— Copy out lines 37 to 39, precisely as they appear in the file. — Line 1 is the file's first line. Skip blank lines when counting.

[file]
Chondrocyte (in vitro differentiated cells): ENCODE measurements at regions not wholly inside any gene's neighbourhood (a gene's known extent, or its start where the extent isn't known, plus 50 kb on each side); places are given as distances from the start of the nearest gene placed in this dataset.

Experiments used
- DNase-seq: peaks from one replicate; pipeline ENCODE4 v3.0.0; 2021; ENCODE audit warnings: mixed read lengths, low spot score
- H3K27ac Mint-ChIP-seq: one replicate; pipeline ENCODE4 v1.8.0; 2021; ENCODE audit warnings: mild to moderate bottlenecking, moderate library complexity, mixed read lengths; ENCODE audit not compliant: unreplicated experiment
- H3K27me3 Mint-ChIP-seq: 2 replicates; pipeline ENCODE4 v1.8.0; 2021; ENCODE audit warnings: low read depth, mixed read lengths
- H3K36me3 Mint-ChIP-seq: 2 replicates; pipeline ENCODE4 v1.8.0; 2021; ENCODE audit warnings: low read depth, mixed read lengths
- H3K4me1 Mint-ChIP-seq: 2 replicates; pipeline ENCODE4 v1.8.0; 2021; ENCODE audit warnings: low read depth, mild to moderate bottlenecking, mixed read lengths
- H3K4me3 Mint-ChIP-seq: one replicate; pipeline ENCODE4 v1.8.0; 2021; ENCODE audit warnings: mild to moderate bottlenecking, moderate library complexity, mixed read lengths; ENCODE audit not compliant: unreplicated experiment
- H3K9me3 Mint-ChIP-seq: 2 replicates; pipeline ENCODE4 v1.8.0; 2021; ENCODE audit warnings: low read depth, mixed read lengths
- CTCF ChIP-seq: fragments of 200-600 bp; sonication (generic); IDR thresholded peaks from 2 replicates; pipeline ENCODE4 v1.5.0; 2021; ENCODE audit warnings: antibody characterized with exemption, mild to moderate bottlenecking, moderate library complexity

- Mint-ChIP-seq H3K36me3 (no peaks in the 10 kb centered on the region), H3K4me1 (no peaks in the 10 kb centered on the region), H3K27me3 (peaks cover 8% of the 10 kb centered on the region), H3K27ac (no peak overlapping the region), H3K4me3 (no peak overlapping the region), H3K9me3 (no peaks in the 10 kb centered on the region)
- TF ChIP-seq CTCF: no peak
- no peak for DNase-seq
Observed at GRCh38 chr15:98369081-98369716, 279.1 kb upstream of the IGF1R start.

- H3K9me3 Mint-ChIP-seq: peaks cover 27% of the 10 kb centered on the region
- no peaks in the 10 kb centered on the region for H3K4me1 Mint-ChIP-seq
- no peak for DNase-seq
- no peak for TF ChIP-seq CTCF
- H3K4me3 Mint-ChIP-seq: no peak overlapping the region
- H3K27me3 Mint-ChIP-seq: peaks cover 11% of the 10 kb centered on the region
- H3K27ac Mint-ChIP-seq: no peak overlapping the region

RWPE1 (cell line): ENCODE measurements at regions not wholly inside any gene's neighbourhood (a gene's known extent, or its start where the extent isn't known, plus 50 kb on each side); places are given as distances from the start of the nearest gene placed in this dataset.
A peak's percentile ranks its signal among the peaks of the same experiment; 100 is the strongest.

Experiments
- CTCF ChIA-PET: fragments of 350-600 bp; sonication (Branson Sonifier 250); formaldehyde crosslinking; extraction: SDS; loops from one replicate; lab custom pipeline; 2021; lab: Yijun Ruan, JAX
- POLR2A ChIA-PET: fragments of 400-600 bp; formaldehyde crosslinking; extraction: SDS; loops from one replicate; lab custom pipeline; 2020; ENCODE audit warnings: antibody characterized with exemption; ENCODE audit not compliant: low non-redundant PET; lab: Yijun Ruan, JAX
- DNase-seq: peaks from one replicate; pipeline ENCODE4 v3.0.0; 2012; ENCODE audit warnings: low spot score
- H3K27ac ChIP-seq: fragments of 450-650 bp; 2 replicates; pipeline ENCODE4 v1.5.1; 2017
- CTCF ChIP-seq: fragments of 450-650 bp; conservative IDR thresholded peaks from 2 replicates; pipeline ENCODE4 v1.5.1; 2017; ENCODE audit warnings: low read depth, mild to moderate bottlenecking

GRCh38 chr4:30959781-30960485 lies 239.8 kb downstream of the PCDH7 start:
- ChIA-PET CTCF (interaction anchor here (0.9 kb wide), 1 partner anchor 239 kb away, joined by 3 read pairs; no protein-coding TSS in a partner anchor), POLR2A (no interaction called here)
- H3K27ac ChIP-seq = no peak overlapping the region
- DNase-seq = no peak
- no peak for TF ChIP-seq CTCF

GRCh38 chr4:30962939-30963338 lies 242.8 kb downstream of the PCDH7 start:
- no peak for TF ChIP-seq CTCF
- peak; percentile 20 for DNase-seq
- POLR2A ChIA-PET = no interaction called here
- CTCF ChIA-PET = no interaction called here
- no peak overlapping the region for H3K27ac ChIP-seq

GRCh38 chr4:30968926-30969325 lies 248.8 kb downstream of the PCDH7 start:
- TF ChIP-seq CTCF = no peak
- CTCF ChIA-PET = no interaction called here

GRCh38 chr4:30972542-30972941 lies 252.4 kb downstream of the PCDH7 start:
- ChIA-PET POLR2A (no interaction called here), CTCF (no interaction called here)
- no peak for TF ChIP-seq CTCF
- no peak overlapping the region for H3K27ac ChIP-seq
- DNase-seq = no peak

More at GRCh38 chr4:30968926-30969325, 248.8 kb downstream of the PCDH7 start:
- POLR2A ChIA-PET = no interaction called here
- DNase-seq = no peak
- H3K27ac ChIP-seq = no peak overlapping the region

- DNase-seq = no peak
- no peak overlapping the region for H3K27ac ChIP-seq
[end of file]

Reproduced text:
- peak; percentile 20 for DNase-seq
- POLR2A ChIA-PET = no interaction called here
- CTCF ChIA-PET = no interaction called here